REUTERS | Petar Kujundzic

Do adjudication rules’ costs provisions comply with amended Construction Act 1996?

There has been considerable debate over the meaning of section 108A of the Construction Act 1996 (as introduced by the LDEDC Act 2009). Most of that debate has centred on the interpretation of section 108A(2) and whether imprecise drafting means that something like a Tolent clause may still be permitted in certain circumstances. However, some in the industry are beginning to raise concerns about whether a number of well-known adjudication rules comply with section 108A(1). Part of this concern relates to the meaning of “allocation”.

What does section 108A say?

Section 108A(1):

“This section applies in relation to any contractual provision made between the parties to a construction contract which concerns the allocation as between those parties of costs relating to the adjudication of a dispute arising under the construction contract.”

Section 108A(2):

“The contractual provision referred to in subsection (1) is ineffective unless (a) it is made in writing, is contained in the construction contract and confers power on the adjudicator to allocate his fees and expenses as between the parties, or (b) it is made in writing after the giving of notice of intention to refer the dispute to adjudication.”

What do adjudication rules say about costs?

First the good news. The Scheme for Construction Contracts 1998 doesn’t mention the parties’ costs at all (only the adjudicator’s costs). TECBAR‘s adjudication rules refer back to and rely on the Scheme. TeCSA has introduced a clause in version 3.2 of its adjudication rules that addresses the parties’ costs, which expressly refers to the parties’ agreement being post-notice (to comply with section 108A(2)(b)).

So far, so good. No issues here with whether these adjudication rules comply with section 108A(1).

However, the ICE has released a 2011 version of its adjudication rules, which includes the following provision (emphasis added):

The Parties shall bear their own costs and expenses incurred in the adjudication. The Parties shall be jointly and severally responsible for the Adjudicator’s fees and expenses… in his decision the Adjudicator may direct a Party to pay all or part of his fees and expenses. If he makes no such direction the Parties shall pay them in equal shares.”

The CIC has also released a 2011 version of its adjudication rules, with the parties bearing their own costs (paragraph 29) and giving the adjudicator power to apportion his fees and expenses (paragraph 30). Interestingly, if the adjudication does not proceed, the referring party will be liable for these fees (paragraph 30). The CIC rules then go further, and address section 108A(2)(b): they reflect the fact that the parties can agree post-notice who will be liable for the parties’ costs (paragraph 31).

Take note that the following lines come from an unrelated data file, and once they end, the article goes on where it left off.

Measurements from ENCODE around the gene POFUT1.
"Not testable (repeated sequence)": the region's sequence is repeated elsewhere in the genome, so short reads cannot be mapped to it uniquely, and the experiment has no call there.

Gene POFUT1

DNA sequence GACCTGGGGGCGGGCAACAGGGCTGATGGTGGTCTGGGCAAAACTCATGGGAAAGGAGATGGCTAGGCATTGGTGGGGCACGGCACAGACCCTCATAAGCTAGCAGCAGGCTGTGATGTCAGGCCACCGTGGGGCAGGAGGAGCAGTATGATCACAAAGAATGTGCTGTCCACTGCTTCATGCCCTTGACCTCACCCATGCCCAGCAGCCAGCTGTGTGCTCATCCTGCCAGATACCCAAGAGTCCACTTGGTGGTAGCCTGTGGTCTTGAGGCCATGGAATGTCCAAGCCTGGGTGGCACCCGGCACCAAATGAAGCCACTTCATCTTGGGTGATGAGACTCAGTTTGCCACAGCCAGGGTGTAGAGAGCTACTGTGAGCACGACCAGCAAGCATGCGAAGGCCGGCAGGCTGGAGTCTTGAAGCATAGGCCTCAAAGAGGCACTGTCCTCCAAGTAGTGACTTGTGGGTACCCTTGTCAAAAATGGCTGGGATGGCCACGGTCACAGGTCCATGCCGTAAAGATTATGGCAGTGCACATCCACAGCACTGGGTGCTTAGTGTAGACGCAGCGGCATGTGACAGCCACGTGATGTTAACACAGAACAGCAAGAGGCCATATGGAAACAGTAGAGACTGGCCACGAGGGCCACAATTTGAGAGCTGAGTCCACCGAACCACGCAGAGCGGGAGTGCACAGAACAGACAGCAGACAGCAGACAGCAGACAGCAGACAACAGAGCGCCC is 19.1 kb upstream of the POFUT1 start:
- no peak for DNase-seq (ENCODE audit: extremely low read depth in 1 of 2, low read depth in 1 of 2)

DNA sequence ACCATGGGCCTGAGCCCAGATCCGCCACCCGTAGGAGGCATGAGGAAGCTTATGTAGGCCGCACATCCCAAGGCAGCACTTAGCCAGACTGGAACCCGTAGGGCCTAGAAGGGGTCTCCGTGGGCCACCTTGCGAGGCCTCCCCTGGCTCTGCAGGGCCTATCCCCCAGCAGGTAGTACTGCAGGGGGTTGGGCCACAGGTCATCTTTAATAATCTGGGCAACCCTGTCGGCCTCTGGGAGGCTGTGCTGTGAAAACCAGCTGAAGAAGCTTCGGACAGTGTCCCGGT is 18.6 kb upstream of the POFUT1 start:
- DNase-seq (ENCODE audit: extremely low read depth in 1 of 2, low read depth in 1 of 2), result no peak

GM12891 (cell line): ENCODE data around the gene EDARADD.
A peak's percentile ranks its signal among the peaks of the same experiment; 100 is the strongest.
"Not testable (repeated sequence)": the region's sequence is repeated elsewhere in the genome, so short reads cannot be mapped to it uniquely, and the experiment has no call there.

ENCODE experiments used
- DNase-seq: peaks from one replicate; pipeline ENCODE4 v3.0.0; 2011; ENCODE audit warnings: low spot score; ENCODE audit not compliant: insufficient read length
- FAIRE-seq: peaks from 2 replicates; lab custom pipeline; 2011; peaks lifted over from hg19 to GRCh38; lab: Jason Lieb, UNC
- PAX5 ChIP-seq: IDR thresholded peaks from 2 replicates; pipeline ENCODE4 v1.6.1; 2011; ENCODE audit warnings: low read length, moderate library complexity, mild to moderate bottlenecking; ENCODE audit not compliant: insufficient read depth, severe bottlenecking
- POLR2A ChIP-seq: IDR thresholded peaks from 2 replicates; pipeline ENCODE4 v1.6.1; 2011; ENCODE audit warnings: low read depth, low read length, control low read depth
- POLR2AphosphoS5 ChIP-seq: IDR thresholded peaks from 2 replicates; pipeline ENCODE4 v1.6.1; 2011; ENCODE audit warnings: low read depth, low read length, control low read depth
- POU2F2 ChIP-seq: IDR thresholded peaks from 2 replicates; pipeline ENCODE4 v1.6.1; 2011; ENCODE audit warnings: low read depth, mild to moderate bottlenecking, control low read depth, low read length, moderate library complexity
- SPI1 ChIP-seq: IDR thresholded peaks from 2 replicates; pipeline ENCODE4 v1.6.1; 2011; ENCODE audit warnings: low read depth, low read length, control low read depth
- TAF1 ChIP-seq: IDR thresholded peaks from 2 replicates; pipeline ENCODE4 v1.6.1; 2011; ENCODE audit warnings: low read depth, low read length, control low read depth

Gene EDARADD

CEDR‘s September 2008 rules also refer to each party bearing its own costs (paragraph 22) and then, separately, give the adjudicator the power to apportion his fees and expenses (paragraph 24).

What does this all mean?

On the face of it, the ICE, CIC and CEDR adjudication rules look like they could fall foul of section 108A(1). After all, they state who bears each party’s costs. But do they break the rules? And (most importantly) if they do, does it matter?

When the controversies about section 108A(2) were on peoples’ minds, one way of categorising the arguments was into two different camps of interpretation. In summary, the narrow camp argued that Tolent clauses were now prohibited by section 108A(2) and the wide camp argued that they could continue (contrary to the generally understood intention of the legislation).

Keeping those same descriptions, the answer may again depend on whether you fall into the narrow or wide intepretation camp:

  • The “narrow” camp could argue that an express statement that the parties pay their own costs constitutes a “contractual provision” that concerns the “allocation as between those parties of costs relating to the adjudication”. That is because the clause is allocating the costs of party A to party A and the costs of party B to party B. (Of course, there is a countervailing argument that a restatement of the common law position that each party will bear its own costs is not an “allocation” at all…)
  • A clause allocating costs is ineffective unless it complies with section 108A(2). The “wide” camp could argue that the second part of the clause “saves” it and prevents the clause from falling foul of section 108A(1) (although this may not help CIC or CEDR, who spread the provisions across two rules: that depends on how you interpret “contractual provision”).

But isn’t it all circular?

It is arguable that this isn’t something that lawyers and their clients should get too worried about.

As drafted, the clauses make each party liable for their own costs. If you adopt the narrow view, and that bit of the clause is deemed ineffective, that is the position at common law anyway. (If section 108A means that a provision is ineffective, it is just that provision that is affected, not the rest of the contract’s adjudication clause. The whole of the Scheme does not automatically apply.) After all, that’s where we start with the Construction Act 1996, which always envisaged each party bearing its own costs.

The parties may be more concerned if the whole of the clause is deemed to fall foul of section 108A(1), because they may want the adjudicator to have an express right to apportion his fees and expenses as he sees fit. Even that hurdle could be overcome by giving the adjudicator the express right to apportion, either in the contract or in the adjudication (in the notice, referral and response), to support the intention of the adjudication rules.

Finally, if you are in the wide camp, it doesn’t matter as the issue doesn’t arise. You think the clause complies anyway!

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